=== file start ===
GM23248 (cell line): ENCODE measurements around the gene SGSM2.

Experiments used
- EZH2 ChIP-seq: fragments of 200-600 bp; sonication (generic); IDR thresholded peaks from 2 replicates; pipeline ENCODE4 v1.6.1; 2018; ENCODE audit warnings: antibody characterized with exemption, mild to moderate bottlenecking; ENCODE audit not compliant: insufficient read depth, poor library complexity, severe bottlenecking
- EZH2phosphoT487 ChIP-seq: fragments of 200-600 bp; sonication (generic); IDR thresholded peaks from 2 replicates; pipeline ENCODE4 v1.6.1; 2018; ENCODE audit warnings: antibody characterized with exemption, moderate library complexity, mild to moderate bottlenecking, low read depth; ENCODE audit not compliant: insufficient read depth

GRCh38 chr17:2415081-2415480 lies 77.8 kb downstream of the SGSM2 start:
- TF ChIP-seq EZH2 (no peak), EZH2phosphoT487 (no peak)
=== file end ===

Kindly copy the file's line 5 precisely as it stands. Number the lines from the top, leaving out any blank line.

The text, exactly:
GRCh38 chr17:2415081-2415480 lies 77.8 kb downstream of the SGSM2 start: